The Right Regrets

When you get to be middle-aged (and admittedly, beyond), the topic of regrets comes up a lot. I’m pretty lucky. As Frank Sinatra sang in “My Way,” I’ve only had a few.

Regret #1: Travel. A couple of months ago, I wrote about how I never got to attend my first choice of colleges, Emerson in Boston. That’s one regret, but another collegiate one is never spending a semester overseas. Stanford had wonderful campuses in Cliveden and Florence, among other places, but the idea of going to another country – even though I’d traveled all over the U.S. – petrified the emotionally immature me. (So what turned out to be the first country I visited outside of North America? Morocco!)

Regret #2: Quitting. Another of my college faux pas related to the school newspaper. I was a prolific writer in the entertainment section, writing dozens of movie reviews and other articles, so it seemed only logical to promote me to editor of the department the following year. What a disaster. I was way out of my depth; I once cut inches off a review of a Journey concert to keep my own review of Gone In 60 Seconds intact (much to my embarrassment now). Worse, my schoolwork started to suffer, so I quit after only a few weeks.

The paper’s editor begged me to reconsider, and in retrospect, I wished I’d figured out a way to make it work. Especially since the guy who replaced me now works at the New York Times.

Regret #3: Athletic Events. On October 17, 1989, thanks to the largesse of the publisher of the magazine I worked for at the time, I was sitting in Candlestick Park waiting for game 3 of the World Series to begin. There was a slight interruption, which we know refer to as the Loma Prieta earthquake, which rendered Candlestick temporarily unusable not only for the Giants-A’s game but for the 49ers-Patriots game the following weekend.

The latter game was moved to Stanford Stadium, and a friend of mine offered me tickets. What did I do instead? I went to the office, having missed work both the day of the World Series and the following day while we waited for the office to be declared safe. You know how they say no one ever sat up on their death bed and said they wished they’d spent more time at the office? I am the idiot who spent more time at the office.

Regret #4: Philandering. For most of my dating years, I seemed to be under the impression that monogamy was actually spelled m-o-n-o-t-o-n-y, and I hurt a lot of women when that particular illiteracy – spelled i-d-i-o-c-y – came to light. I’ll just chalk that up to the aforementioned emotional immaturity and be thankful that my spelling improved when I got married.

Regret #5: Trusting the Future. My friend Andrew frequently reminds me that the philosophy of mine that he loves the most is “live life according to a theory of abundance.” I didn’t always have this philosophy, unfortunately. In 2002, just after the storied technology downturn, I was out of work and collecting unemployment insurance (and damn happy to have it). It was a gloomy time, but a medical-school friend of Monica’s had taken a fellowship in New Zealand. I have always regretted – especially in light of the way my career subsequently improved – not just putting that very expensive jaunt on a credit card and heading south to see them.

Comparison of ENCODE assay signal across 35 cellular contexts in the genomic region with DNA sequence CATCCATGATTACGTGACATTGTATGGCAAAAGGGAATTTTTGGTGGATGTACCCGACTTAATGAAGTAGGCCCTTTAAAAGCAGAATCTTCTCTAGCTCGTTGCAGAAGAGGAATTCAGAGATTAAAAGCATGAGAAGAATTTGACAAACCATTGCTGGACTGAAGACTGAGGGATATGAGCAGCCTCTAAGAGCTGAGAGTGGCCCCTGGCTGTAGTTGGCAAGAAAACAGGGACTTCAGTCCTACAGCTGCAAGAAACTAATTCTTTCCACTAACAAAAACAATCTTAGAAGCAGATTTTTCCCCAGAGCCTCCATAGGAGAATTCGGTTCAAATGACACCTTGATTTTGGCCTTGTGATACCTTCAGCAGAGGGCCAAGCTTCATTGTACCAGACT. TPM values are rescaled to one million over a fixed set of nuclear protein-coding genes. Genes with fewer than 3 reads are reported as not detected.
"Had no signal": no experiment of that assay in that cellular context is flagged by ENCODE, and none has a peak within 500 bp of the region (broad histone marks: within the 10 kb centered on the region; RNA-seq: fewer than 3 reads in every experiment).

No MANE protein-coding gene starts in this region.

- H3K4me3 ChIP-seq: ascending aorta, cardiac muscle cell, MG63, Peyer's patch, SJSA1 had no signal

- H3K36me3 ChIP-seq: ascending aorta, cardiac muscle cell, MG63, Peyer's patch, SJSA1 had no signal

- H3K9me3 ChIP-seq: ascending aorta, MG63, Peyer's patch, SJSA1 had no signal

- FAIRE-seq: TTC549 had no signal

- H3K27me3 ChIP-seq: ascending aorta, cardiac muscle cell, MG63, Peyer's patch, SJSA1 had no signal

Dear Abby once said that you can measure a man’s character by the things he’s ashamed of. I don’t know if regret and shame are the same, but they’re pretty close. Playwright Arthur Miller once wrote, “Maybe all one can do is hope to end up with the right regrets.” I hope these are the right ones, because they’re sure the ones I’ve learn from.

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About middleagecranky

The Middle-Age Cranky blog is written by baby boomer Howard Baldwin, who finds the world, while occasionally wondrous, increasingly aggravating.
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7 Responses to The Right Regrets

  1. Bill Roberts says:

    There’s a decision point behind each regret. I decided this, not that. I chose door No. 1, not No. 2. Then as life plays out and I look back I begin to understand the path not taking might have been the better one — that’s the “regret.” Every important decision I make has a “price” and a “payoff.” Sometimes with the passing of time we forget to remember the payoff. Thinking this way doesn’t help me change the past but does help me understand the choices I have to make in the present, making me ultra-aware that any important decision I make today has a price and a payoff.

  2. Bob James says:

    When she worked years ago in one of Apple’s stores, my wife could have bought Apple’s stock for $6 a share; but instead spent the money on computer accessories. When I was admitted to Notre Dame University, I was invited to a private lunch in New York City with the then-leader of the “Irish Mafia” (the Catholic equivalent of Yale’s Skull and Bones, the club for the “masters of the universe”). I blew it off, because he was a “capitalist pig” (the man was the CEO of Exxon at the time). Our regrets could fill more blog posts than all the servers in the world could host.

    Wonderful post!

    • When I was working at Macworld, and Apple was about $18 a share, I advised a reader to sell when it reached $25. I just hope (1) he didn’t or if he did, (2) he can’t remember me or (3) he can’t find me.

  3. Good stuff, but I’m confused by #5. Do you mean NOT “just putting that very expensive jaunt on a credit card …”

  4. southseattle says:

    Quote from a movie The Ice something or other: “Everybody has regrets; men our age, that’s all that’s left.”

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